The picture will be fully developed at noon Friday, but the local ballot for the upcoming primary election is coming into sharper focus.
Candidate qualifying for county offices began Monday at noon and will continue until noon Friday.
The primary is Aug. 18.
Several races are shaping up to define the primary.
School Board, District 4
There were five candidates filed and qualified as of press time, with a winner emerging in August only if one of them secures 50 percent-plus one of the vote.
If nobody secures those votes, the top-two vote getters would advance to the November general election, which in recent years has been a rarity with the school board.
School Board elections are non-partisan and the District 4 seat has been vacant since the death last March of the board’s longest-serving member, Billy Quinn, Jr.
The candidates, in alphabetical order, are Thomas Buttram, Deborah Crosby, Marvin Davis, Charles Gathers and Amy Rogers.
Provided that Democrat Jobie Barfield, who sought the office four years ago, completes all required paperwork by Friday, the dynamics of this race have changed, noted Supervisor of Elections John Hanlon.
Incumbent Sheriff Mike Harrison and challenger Rhett Butler, who has been campaigning for months, are both Republicans.
If they had remained the only candidates the race would be over with the primary.
But with Barfield in the mix the winner between Harrison and Butler would face the Democrat in November’s general election.
County Commission, District 3
With incumbent Commissioner Jimmy Rogers offering all indications that he will step aside after one term, the race appears down to two Republicans.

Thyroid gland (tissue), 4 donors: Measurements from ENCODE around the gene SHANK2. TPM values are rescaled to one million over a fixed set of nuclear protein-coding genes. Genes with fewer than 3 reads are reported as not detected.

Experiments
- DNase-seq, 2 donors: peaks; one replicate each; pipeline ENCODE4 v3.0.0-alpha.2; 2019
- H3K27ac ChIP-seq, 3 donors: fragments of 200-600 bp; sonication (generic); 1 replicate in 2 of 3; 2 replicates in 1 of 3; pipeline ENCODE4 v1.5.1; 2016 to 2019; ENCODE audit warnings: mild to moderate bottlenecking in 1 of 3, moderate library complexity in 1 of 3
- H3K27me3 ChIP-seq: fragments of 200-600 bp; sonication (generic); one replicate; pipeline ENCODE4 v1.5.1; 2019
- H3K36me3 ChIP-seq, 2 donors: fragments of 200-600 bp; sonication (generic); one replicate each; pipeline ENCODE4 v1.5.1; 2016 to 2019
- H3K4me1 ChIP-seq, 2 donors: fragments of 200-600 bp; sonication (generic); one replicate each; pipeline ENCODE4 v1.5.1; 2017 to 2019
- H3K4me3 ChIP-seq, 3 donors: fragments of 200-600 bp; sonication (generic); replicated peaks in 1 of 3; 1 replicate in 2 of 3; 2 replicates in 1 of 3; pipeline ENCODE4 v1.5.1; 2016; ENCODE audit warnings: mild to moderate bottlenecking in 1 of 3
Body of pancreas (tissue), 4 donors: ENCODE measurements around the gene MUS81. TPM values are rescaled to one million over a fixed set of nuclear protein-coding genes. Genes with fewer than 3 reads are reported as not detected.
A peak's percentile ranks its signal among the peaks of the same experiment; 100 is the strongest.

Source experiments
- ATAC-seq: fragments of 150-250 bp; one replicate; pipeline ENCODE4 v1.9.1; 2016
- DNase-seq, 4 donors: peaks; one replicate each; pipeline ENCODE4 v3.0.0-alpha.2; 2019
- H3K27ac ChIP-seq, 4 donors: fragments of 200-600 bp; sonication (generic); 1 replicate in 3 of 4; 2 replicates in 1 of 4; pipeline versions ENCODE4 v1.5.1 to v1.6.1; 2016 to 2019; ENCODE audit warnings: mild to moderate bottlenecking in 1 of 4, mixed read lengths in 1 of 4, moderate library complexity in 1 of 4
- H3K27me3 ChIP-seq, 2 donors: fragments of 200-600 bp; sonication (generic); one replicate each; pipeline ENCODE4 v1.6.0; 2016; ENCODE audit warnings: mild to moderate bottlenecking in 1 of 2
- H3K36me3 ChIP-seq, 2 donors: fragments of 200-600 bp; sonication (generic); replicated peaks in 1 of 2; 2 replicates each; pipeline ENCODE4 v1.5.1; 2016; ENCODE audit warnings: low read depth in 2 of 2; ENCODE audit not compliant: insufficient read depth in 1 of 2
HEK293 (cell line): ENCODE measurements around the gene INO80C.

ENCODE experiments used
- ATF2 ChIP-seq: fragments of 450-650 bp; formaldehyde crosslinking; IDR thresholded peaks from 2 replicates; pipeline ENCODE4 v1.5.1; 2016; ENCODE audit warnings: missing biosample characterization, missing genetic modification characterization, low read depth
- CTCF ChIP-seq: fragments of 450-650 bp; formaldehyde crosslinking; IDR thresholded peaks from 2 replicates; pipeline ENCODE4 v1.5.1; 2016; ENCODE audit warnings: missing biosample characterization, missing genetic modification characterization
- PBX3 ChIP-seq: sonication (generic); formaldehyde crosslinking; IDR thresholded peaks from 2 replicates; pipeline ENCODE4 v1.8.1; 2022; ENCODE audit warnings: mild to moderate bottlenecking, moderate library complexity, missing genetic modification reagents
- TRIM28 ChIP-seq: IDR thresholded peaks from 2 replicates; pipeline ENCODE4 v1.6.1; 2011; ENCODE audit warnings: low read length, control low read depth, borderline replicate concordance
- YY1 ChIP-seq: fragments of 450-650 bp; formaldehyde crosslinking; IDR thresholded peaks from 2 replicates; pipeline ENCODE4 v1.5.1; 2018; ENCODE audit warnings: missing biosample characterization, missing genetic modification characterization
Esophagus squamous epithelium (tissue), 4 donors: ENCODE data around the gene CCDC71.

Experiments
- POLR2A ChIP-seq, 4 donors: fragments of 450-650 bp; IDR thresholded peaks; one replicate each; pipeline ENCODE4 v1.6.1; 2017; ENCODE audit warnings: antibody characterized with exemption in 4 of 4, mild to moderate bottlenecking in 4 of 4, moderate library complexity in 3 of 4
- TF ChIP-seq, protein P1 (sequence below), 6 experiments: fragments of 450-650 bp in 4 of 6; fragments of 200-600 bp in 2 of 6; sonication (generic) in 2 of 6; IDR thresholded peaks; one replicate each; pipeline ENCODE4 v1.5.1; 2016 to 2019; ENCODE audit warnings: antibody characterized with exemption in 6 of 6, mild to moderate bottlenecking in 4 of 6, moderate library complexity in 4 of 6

Patrick Farrell would face Joan Lovelace and provided no other candidate joins the race the primary will be a universal primary, open to all eligible voters in District 3, Republican and Democrat or any other party affiliation.
The only other race with more than one candidate is that for the District 3 School Board seat where incumbent Cindy Belin faces a challenge from former county commissioner Carl Fox.
To repeat, as a non-partisan race all eligible voters, regardless of party affiliation, in District 3 will be able to cast a vote.
Beyond those races, incumbents appear to be heading to re-election without a challenge.
That list includes County Commissioners Phil McCroan and David Rich as well as constitutional officers Mitch Burke (Property Appraiser), Shirley Jenkins (Tax Collector), Becky Norris (Clerk of Courts), Jim Norton (Superintendent of Schools) and Hanlon.
The county will use the same voting process as after Hurricane Michael, with all voting at one of two “supercenters.”
Those are the Supervisor of Elections office at 401 Long Ave. in Port St. Joe and the Wewahitchka Public Library.
“The model is the same as what we used after Michael,” Hanlon said.
As of the beginning of early voting, Saturday, Aug. 8, both centers will be open 7 a.m. until 7 p.m. ET each day right through Aug. 18.
“Every single day,” Hanlon emphasized. “We want to do that to prevent any confusion.”
Additionally, a registered and eligible county voter may vote at either facility.
And to think, this is just the local races; state and federal races, including President, will provide plenty of work during the next five or so months, Hanlon said.
“This is going to be a busy one,” he said.